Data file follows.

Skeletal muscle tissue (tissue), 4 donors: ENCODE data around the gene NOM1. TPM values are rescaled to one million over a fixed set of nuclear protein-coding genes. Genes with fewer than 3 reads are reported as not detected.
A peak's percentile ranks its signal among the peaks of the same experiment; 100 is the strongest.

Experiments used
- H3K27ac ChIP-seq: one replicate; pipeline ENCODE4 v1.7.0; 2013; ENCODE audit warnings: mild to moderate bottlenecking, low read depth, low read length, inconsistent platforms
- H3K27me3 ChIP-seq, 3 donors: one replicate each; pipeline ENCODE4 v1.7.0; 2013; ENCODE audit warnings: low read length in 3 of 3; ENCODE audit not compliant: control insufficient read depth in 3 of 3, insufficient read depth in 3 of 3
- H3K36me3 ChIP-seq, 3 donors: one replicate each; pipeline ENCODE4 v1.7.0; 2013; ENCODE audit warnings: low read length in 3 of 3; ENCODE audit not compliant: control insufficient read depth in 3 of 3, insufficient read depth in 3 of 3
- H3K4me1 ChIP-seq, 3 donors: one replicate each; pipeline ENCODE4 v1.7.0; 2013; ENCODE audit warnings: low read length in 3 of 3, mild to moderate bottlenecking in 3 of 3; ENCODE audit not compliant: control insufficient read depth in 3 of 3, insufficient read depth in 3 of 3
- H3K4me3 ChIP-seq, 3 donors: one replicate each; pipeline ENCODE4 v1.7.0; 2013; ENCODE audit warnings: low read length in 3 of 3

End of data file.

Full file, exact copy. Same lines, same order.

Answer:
Skeletal muscle tissue (tissue), 4 donors: ENCODE data around the gene NOM1. TPM values are rescaled to one million over a fixed set of nuclear protein-coding genes. Genes with fewer than 3 reads are reported as not detected.
A peak's percentile ranks its signal among the peaks of the same experiment; 100 is the strongest.

Experiments used
- H3K27ac ChIP-seq: one replicate; pipeline ENCODE4 v1.7.0; 2013; ENCODE audit warnings: mild to moderate bottlenecking, low read depth, low read length, inconsistent platforms
- H3K27me3 ChIP-seq, 3 donors: one replicate each; pipeline ENCODE4 v1.7.0; 2013; ENCODE audit warnings: low read length in 3 of 3; ENCODE audit not compliant: control insufficient read depth in 3 of 3, insufficient read depth in 3 of 3
- H3K36me3 ChIP-seq, 3 donors: one replicate each; pipeline ENCODE4 v1.7.0; 2013; ENCODE audit warnings: low read length in 3 of 3; ENCODE audit not compliant: control insufficient read depth in 3 of 3, insufficient read depth in 3 of 3
- H3K4me1 ChIP-seq, 3 donors: one replicate each; pipeline ENCODE4 v1.7.0; 2013; ENCODE audit warnings: low read length in 3 of 3, mild to moderate bottlenecking in 3 of 3; ENCODE audit not compliant: control insufficient read depth in 3 of 3, insufficient read depth in 3 of 3
- H3K4me3 ChIP-seq, 3 donors: one replicate each; pipeline ENCODE4 v1.7.0; 2013; ENCODE audit warnings: low read length in 3 of 3